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The personal journal of technology journalist and conference speaker Randall S. Newton.

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Friday, July 21, 2006

Using Satellite Imagery to Search for Noah's Ark

There's an interesting report today in GIS Monitor, one of the professional journals I read, about one man's use of satellite imagery to try to understand "an anomoly" on Mt. Ararat in Turkey. The size, shape, and location of the thing roughly matches the dimensions and location given for Noah's Ark in Genesis.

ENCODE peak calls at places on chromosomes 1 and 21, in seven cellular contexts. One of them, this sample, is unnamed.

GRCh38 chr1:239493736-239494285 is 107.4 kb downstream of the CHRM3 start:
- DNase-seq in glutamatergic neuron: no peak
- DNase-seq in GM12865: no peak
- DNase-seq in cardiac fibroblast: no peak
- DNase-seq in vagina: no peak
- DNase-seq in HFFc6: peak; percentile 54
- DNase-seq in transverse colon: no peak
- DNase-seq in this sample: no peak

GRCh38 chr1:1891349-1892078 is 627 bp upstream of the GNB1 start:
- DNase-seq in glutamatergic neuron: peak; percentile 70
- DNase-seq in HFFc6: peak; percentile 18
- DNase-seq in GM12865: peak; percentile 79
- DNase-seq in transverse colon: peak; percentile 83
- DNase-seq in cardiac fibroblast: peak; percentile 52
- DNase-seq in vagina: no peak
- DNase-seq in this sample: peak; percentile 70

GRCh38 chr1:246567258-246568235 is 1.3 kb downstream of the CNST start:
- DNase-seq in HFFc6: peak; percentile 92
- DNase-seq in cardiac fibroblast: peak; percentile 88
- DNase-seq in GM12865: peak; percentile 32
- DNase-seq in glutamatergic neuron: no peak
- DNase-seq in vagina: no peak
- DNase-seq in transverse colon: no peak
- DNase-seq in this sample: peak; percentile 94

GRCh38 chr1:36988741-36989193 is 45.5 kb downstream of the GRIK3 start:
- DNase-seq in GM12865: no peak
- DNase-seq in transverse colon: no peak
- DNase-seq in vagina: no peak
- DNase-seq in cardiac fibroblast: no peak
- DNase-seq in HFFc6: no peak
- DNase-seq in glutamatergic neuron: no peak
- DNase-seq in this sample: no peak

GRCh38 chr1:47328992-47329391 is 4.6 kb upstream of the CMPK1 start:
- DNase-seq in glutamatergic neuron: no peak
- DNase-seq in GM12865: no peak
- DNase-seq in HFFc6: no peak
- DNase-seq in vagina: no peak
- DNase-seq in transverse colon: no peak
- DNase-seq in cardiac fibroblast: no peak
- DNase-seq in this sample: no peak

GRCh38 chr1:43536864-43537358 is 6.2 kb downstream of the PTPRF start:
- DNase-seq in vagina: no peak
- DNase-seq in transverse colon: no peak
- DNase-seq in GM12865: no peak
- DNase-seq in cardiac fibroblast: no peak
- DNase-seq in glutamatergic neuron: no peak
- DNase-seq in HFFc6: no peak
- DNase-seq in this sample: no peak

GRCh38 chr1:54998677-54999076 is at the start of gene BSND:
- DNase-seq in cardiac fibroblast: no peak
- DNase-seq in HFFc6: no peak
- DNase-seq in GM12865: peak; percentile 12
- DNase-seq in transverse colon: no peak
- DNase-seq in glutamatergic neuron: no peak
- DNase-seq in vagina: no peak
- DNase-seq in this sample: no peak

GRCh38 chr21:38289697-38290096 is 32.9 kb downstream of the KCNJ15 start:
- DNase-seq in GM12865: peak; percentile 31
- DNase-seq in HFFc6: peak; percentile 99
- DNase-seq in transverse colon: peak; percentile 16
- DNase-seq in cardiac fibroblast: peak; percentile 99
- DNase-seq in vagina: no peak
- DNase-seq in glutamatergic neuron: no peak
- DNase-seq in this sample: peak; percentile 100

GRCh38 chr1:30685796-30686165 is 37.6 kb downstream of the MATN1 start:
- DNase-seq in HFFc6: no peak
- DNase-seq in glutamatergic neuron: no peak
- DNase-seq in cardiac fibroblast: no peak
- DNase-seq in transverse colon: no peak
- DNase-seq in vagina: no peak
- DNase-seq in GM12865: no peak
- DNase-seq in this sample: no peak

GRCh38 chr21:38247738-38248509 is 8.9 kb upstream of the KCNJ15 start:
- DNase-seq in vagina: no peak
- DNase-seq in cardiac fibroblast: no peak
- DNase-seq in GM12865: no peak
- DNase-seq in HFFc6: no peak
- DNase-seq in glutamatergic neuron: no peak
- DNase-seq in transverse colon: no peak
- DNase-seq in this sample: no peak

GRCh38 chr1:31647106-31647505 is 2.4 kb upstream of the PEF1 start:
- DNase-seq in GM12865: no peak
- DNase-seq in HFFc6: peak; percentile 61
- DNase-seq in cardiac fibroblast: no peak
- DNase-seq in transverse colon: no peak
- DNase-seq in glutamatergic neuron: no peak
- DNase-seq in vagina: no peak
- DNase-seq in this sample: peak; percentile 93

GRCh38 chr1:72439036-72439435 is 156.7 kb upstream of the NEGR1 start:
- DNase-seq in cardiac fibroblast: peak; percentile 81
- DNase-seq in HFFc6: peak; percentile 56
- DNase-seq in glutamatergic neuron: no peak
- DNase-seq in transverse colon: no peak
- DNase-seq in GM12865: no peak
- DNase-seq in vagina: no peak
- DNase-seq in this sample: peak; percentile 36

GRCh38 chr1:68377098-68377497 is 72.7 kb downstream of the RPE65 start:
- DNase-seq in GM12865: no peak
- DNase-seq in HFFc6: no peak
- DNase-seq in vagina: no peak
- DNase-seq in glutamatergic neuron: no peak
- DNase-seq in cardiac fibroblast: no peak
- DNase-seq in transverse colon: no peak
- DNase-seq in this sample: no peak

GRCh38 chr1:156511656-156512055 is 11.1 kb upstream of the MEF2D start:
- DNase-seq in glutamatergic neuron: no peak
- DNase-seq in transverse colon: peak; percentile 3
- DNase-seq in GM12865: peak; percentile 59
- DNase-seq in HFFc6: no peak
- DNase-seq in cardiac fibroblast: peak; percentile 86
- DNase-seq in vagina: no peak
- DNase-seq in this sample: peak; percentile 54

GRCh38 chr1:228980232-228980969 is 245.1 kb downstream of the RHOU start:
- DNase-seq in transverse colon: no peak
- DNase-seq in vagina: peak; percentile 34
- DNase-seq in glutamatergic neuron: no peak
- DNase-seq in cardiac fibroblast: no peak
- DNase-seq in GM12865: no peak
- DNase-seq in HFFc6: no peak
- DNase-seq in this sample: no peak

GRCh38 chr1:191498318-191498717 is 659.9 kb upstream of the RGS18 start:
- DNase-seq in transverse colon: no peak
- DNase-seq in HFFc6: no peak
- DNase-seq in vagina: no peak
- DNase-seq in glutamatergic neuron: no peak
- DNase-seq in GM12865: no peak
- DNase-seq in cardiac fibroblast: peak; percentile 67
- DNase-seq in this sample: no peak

"One of my ultimate goals," says Taylor, "is simply, using geospatial technology applications, to make Mt. Ararat more transparent to the dispassionate eyes of geospatial experts and scientists." He looks forward to the launch, next February, of GeoEye One, Ikonos' successor, which will have a resolution of .4 meters, and then also to the launch of WorldView I, Quickbird's successor, scheduled to launch by mid-2007. He claims that he is also "getting much closer" to having the intelligence community declassify the keyhole satellite imagery of the anomaly.


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